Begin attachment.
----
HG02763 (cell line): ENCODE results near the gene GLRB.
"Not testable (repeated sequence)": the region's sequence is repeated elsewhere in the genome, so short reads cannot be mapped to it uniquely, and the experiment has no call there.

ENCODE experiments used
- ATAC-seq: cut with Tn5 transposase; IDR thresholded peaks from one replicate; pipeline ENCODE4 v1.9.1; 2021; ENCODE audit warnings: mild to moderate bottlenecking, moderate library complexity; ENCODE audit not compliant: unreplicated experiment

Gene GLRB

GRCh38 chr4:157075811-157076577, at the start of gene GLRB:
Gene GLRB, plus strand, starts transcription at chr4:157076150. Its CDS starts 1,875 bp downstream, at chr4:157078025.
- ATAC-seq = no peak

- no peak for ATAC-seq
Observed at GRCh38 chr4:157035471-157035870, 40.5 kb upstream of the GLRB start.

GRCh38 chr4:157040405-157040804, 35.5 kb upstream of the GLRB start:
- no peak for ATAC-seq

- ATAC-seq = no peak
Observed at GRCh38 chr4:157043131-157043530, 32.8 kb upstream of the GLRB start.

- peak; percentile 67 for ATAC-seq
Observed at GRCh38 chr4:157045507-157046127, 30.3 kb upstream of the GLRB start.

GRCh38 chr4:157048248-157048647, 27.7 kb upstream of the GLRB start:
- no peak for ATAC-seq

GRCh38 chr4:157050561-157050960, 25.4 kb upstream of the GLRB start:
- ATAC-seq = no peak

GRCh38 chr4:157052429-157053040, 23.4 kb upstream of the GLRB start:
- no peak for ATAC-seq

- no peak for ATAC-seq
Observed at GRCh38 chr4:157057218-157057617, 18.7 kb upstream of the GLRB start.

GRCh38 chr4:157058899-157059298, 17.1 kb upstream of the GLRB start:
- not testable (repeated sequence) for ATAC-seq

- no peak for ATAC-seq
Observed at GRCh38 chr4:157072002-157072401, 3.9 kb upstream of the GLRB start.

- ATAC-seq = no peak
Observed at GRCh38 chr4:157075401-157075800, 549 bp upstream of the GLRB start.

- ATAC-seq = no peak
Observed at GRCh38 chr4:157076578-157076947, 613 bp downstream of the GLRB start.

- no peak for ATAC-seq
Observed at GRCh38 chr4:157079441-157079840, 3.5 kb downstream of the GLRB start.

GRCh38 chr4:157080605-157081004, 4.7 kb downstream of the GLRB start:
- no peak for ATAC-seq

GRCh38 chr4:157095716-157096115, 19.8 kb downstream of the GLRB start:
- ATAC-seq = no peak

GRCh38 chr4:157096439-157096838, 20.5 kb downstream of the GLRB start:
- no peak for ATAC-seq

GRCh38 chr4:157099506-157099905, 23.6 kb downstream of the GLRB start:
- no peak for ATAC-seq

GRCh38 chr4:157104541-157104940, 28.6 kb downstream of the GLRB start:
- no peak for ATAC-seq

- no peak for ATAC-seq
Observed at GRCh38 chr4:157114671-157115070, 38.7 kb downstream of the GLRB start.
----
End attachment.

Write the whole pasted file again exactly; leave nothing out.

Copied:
HG02763 (cell line): ENCODE results near the gene GLRB.
"Not testable (repeated sequence)": the region's sequence is repeated elsewhere in the genome, so short reads cannot be mapped to it uniquely, and the experiment has no call there.

ENCODE experiments used
- ATAC-seq: cut with Tn5 transposase; IDR thresholded peaks from one replicate; pipeline ENCODE4 v1.9.1; 2021; ENCODE audit warnings: mild to moderate bottlenecking, moderate library complexity; ENCODE audit not compliant: unreplicated experiment

Gene GLRB

GRCh38 chr4:157075811-157076577, at the start of gene GLRB:
Gene GLRB, plus strand, starts transcription at chr4:157076150. Its CDS starts 1,875 bp downstream, at chr4:157078025.
- ATAC-seq = no peak

- no peak for ATAC-seq
Observed at GRCh38 chr4:157035471-157035870, 40.5 kb upstream of the GLRB start.

GRCh38 chr4:157040405-157040804, 35.5 kb upstream of the GLRB start:
- no peak for ATAC-seq

- ATAC-seq = no peak
Observed at GRCh38 chr4:157043131-157043530, 32.8 kb upstream of the GLRB start.

- peak; percentile 67 for ATAC-seq
Observed at GRCh38 chr4:157045507-157046127, 30.3 kb upstream of the GLRB start.

GRCh38 chr4:157048248-157048647, 27.7 kb upstream of the GLRB start:
- no peak for ATAC-seq

GRCh38 chr4:157050561-157050960, 25.4 kb upstream of the GLRB start:
- ATAC-seq = no peak

GRCh38 chr4:157052429-157053040, 23.4 kb upstream of the GLRB start:
- no peak for ATAC-seq

- no peak for ATAC-seq
Observed at GRCh38 chr4:157057218-157057617, 18.7 kb upstream of the GLRB start.

GRCh38 chr4:157058899-157059298, 17.1 kb upstream of the GLRB start:
- not testable (repeated sequence) for ATAC-seq

- no peak for ATAC-seq
Observed at GRCh38 chr4:157072002-157072401, 3.9 kb upstream of the GLRB start.

- ATAC-seq = no peak
Observed at GRCh38 chr4:157075401-157075800, 549 bp upstream of the GLRB start.

- ATAC-seq = no peak
Observed at GRCh38 chr4:157076578-157076947, 613 bp downstream of the GLRB start.

- no peak for ATAC-seq
Observed at GRCh38 chr4:157079441-157079840, 3.5 kb downstream of the GLRB start.

GRCh38 chr4:157080605-157081004, 4.7 kb downstream of the GLRB start:
- no peak for ATAC-seq

GRCh38 chr4:157095716-157096115, 19.8 kb downstream of the GLRB start:
- ATAC-seq = no peak

GRCh38 chr4:157096439-157096838, 20.5 kb downstream of the GLRB start:
- no peak for ATAC-seq

GRCh38 chr4:157099506-157099905, 23.6 kb downstream of the GLRB start:
- no peak for ATAC-seq

GRCh38 chr4:157104541-157104940, 28.6 kb downstream of the GLRB start:
- no peak for ATAC-seq

- no peak for ATAC-seq
Observed at GRCh38 chr4:157114671-157115070, 38.7 kb downstream of the GLRB start.